As game designers, the game we play is against the players. Our win-state isn't to beat the player into submission, but to assist them in reaching the intended conclusion of the game. Regardless of linearity in the system, the outcome is always predetermined by the designer. It may be to elicit an emotional response, tell a story, or to challenge the player to play again to beat their previous score. The best games mix and match win-states throughout the game, but each one is a challenge presented by the designer to the player. The following games I feel are decent examples to the various approaches designers can take when "playing."
The unbeatable game certainly predates the video game era. By drawing a single line through a maze you "break" the game, however unless the player knows this beforehand, it will ultimately provide a different experience before they realize that the game cannot be beat. A more modern example of this would be the Platform game created by "mrcolossal." This game is more of an in-joke between the designer and a friend of their's (details here) but still demonstrates the point well. By making the early jumps in the game difficult, the ultimate futility of the game comes as more of a surprise and the player is kept guessing if they are doing something wrong or if it is the game that is broken.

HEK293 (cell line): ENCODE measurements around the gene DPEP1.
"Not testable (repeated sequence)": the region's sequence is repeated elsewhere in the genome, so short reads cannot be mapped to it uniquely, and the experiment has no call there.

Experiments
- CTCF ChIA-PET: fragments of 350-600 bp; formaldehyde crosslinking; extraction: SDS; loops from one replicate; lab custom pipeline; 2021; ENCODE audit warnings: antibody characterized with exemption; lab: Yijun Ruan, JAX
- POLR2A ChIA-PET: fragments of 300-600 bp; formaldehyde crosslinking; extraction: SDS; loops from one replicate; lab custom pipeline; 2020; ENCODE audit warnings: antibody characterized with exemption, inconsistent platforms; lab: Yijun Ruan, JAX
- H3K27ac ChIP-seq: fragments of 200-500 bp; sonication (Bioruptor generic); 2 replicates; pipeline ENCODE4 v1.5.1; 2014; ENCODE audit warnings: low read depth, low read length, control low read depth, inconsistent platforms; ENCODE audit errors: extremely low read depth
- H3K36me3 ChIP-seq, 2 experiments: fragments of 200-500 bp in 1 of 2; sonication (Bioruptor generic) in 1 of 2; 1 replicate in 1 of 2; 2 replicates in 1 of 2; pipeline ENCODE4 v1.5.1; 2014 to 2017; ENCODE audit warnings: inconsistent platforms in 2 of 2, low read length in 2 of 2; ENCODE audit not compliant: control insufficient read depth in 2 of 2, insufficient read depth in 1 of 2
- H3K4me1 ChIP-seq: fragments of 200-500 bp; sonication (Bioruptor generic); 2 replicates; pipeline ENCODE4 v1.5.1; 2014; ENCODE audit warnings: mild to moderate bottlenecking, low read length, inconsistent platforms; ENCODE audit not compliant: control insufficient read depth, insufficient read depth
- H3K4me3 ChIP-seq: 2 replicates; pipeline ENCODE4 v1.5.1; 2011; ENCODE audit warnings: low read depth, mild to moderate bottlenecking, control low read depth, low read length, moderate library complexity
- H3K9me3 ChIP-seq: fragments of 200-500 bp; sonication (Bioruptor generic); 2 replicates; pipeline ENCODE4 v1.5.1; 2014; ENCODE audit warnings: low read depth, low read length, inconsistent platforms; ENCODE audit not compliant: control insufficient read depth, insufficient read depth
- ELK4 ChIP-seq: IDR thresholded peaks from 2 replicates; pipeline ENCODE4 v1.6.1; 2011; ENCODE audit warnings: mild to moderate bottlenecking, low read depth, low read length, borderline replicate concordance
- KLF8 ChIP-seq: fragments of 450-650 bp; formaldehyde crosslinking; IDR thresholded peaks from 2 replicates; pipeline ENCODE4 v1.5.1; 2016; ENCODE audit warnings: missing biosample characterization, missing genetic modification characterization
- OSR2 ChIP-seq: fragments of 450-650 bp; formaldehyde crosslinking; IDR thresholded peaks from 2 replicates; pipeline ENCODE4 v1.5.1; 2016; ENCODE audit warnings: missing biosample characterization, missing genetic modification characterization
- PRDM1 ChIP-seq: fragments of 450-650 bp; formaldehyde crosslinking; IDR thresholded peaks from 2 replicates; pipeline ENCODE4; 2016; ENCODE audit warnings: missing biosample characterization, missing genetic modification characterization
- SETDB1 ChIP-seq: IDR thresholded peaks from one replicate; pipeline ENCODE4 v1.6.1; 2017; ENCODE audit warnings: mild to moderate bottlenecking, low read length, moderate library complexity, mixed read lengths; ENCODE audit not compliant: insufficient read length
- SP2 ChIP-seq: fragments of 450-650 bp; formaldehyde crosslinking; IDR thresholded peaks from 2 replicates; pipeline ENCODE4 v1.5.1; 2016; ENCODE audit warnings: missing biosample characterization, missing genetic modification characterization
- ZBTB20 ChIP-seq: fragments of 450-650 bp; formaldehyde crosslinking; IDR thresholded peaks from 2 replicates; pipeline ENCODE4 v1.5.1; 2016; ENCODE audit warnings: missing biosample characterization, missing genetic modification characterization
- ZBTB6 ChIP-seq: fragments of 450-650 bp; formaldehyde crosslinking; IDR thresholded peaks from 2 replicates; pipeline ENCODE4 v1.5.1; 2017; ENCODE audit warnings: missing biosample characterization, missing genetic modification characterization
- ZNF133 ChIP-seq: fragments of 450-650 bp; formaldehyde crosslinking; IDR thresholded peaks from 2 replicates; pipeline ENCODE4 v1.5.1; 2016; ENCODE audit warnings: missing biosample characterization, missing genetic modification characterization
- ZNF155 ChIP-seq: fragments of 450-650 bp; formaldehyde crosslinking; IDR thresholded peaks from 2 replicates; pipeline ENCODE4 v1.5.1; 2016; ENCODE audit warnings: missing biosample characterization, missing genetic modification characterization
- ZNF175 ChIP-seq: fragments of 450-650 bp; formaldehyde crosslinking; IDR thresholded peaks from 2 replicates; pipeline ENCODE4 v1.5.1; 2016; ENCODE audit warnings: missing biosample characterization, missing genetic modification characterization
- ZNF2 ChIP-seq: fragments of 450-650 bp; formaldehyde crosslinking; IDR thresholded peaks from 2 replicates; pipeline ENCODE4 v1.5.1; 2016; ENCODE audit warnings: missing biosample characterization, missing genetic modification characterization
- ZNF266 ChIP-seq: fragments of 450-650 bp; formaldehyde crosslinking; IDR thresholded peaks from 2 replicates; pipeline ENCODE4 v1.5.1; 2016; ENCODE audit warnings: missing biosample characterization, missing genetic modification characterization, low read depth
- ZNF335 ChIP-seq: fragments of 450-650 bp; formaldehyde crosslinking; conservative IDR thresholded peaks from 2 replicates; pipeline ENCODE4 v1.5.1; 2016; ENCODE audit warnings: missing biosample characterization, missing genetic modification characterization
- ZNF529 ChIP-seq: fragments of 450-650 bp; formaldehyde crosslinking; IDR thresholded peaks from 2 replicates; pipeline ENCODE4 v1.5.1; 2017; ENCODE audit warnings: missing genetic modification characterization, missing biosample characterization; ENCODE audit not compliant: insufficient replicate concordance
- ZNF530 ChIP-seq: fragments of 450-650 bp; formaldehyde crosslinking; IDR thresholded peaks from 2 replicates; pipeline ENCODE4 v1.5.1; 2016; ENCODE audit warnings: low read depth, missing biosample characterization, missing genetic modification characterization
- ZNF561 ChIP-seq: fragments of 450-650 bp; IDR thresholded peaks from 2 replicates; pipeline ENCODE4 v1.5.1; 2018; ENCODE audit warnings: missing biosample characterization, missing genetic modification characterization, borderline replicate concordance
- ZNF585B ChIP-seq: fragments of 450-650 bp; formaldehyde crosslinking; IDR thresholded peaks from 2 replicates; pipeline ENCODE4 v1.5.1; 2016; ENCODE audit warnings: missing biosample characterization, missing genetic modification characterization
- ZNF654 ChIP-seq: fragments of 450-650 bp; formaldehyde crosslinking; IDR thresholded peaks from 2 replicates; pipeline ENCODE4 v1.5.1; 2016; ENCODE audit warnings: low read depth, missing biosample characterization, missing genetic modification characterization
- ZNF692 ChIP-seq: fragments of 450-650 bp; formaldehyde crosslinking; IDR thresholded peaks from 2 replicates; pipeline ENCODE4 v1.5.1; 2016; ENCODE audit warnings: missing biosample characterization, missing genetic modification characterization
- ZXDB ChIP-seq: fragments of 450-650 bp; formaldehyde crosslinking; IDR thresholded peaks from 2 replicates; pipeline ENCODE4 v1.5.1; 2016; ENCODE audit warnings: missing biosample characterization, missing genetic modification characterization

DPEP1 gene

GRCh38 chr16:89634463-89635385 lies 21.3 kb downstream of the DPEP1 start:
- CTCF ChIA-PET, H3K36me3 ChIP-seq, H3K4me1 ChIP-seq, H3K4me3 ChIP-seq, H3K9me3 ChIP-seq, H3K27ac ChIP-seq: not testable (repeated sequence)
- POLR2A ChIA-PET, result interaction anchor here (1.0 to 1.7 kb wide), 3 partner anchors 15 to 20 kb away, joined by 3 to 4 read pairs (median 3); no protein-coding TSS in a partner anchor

The ultimate conclusion of the game is meant to illustrate the futility of life and I believe that it does so. You aren't going to spend more than a few minutes with this game so it is not as though you feel cheated at the end. In that respect, the game designer has successfully beat the player, while at the same time succeeding in sending their intended message.
Some games are just plain hard. This is the most traditional of the games we play against players, but it can also be one of the hardest to pull off. While everyone wants their game to be remembered, it is rare that someone wants their game to be remembered for being so hard that it wasn't fun. Difficulty can be adjusted in many ways, but the most common (and probably most familiar) is via constraint of resources. Life, ammunition, or items can all be limited in the game to increase the challenge for the player. Ammunition, life and inventory slots in games like Resident Evil, Ghosts and Goblins, and Diablo all utilize scarcity to achieve different levels of difficulty via what boils down to a very similar mechanic.